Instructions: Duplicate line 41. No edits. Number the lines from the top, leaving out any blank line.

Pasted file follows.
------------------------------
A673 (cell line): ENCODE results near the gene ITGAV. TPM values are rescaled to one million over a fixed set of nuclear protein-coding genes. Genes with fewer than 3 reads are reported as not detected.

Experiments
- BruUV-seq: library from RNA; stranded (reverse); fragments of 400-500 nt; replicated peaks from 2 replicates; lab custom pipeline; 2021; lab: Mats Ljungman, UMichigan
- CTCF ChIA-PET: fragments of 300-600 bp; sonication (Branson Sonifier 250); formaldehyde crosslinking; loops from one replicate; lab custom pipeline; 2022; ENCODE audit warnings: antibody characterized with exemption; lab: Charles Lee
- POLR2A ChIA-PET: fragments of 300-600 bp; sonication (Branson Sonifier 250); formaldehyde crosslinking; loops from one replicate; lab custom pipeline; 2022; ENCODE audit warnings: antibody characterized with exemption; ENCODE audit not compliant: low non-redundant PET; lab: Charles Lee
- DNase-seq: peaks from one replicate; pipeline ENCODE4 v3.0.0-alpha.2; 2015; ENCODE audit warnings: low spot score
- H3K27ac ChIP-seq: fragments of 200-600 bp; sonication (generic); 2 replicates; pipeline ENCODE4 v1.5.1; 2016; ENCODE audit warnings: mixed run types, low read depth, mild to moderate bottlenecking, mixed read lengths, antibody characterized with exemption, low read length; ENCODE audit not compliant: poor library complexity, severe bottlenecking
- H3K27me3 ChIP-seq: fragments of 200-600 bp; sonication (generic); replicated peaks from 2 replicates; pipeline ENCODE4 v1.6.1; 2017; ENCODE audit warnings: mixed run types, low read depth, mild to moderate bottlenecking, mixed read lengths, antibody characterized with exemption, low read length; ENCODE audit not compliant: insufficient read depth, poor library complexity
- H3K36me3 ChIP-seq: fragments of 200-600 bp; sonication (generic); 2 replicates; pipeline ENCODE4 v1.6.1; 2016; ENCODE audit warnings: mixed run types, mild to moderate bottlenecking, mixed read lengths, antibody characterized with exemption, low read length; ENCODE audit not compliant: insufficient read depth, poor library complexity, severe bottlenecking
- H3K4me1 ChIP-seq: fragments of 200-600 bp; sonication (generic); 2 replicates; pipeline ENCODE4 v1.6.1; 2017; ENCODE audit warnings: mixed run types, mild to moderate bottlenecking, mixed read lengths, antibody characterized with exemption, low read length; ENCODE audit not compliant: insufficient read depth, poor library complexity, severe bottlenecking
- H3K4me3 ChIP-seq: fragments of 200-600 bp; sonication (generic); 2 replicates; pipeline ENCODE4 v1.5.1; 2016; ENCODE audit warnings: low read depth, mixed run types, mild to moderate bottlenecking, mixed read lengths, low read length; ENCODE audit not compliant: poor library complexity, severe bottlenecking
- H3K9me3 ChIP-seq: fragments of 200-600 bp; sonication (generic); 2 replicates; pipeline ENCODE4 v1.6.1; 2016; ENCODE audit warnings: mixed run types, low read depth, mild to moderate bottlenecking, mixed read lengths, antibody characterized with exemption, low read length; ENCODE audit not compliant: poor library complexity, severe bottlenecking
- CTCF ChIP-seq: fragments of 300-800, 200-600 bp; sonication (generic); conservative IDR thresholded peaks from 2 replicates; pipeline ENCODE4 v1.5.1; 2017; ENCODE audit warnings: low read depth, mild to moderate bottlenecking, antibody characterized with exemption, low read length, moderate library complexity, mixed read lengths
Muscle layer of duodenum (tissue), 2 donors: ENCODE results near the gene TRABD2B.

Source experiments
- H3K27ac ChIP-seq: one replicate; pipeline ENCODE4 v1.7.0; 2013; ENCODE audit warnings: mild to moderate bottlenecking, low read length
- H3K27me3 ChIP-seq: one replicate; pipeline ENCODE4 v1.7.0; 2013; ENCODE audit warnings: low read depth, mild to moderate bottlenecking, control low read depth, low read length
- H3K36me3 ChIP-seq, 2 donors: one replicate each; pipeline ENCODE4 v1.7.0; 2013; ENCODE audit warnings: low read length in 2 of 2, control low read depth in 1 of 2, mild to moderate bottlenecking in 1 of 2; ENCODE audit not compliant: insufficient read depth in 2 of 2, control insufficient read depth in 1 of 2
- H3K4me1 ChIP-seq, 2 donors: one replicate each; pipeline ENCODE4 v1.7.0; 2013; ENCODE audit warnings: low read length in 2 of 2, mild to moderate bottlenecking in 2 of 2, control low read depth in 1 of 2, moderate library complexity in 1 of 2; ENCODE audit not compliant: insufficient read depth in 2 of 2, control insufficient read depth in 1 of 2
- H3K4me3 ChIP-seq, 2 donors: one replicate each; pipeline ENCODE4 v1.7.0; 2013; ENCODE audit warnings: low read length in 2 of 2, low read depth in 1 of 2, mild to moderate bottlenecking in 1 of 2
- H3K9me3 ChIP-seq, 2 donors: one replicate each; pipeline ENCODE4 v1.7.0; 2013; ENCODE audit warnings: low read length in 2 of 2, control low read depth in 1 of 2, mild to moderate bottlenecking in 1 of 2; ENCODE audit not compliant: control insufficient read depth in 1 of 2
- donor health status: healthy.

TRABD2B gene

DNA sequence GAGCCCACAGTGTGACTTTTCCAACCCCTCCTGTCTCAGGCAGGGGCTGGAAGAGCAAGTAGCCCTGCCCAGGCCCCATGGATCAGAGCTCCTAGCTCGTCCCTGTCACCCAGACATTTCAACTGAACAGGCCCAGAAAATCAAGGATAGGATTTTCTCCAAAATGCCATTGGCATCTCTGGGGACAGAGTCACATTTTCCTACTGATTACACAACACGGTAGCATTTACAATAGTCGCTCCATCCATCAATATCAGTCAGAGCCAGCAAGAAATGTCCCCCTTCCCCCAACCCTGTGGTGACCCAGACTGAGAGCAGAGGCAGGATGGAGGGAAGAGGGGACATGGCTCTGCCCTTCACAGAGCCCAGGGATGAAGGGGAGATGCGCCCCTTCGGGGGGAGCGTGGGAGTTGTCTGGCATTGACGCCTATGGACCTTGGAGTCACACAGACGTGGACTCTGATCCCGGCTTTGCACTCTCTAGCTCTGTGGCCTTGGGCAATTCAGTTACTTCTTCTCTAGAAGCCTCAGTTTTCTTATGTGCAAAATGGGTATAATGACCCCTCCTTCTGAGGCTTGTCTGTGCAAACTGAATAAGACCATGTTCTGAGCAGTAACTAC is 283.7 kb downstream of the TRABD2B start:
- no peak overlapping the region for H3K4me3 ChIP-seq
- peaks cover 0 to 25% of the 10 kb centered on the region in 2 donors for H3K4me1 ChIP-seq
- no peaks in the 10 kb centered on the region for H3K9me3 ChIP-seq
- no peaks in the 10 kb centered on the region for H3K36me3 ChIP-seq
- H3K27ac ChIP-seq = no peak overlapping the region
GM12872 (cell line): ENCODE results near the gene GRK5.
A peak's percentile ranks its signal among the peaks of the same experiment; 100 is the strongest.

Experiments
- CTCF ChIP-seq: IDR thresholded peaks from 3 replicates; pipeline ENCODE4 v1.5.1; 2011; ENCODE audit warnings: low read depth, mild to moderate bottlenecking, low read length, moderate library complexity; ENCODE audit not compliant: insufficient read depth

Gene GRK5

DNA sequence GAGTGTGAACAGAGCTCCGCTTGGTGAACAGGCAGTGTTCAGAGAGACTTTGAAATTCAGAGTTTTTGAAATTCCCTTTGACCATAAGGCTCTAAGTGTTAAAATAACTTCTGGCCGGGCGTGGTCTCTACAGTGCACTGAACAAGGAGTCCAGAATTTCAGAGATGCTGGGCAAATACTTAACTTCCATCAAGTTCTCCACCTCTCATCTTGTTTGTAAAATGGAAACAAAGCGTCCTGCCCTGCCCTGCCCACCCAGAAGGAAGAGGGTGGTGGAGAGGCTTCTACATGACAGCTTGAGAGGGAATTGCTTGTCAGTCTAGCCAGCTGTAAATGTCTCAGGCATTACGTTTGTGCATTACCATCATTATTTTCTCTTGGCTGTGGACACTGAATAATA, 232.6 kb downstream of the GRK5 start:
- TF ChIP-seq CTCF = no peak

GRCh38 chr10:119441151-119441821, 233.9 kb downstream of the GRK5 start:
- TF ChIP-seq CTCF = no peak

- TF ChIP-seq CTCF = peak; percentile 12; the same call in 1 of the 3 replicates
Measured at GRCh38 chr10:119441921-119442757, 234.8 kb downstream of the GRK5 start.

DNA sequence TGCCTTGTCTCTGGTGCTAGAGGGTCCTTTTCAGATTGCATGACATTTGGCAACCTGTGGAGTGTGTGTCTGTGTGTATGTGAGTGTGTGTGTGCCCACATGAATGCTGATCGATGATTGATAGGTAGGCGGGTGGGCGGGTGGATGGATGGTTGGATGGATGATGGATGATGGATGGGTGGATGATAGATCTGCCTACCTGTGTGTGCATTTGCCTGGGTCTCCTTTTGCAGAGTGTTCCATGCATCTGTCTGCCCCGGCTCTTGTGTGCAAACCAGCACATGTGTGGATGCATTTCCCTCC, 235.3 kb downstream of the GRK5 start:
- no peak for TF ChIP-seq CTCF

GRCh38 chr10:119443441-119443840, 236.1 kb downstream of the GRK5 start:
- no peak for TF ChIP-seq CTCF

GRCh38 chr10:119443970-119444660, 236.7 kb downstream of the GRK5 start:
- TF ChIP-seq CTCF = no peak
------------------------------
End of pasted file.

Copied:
DNA sequence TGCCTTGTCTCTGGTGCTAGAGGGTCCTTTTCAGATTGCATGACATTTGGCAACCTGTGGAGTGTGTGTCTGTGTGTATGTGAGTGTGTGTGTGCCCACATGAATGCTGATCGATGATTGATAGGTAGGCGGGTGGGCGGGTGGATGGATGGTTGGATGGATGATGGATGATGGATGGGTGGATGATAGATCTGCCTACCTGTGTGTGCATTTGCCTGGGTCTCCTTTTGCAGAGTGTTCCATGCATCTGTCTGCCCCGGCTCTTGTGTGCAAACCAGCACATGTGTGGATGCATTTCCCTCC, 235.3 kb downstream of the GRK5 start: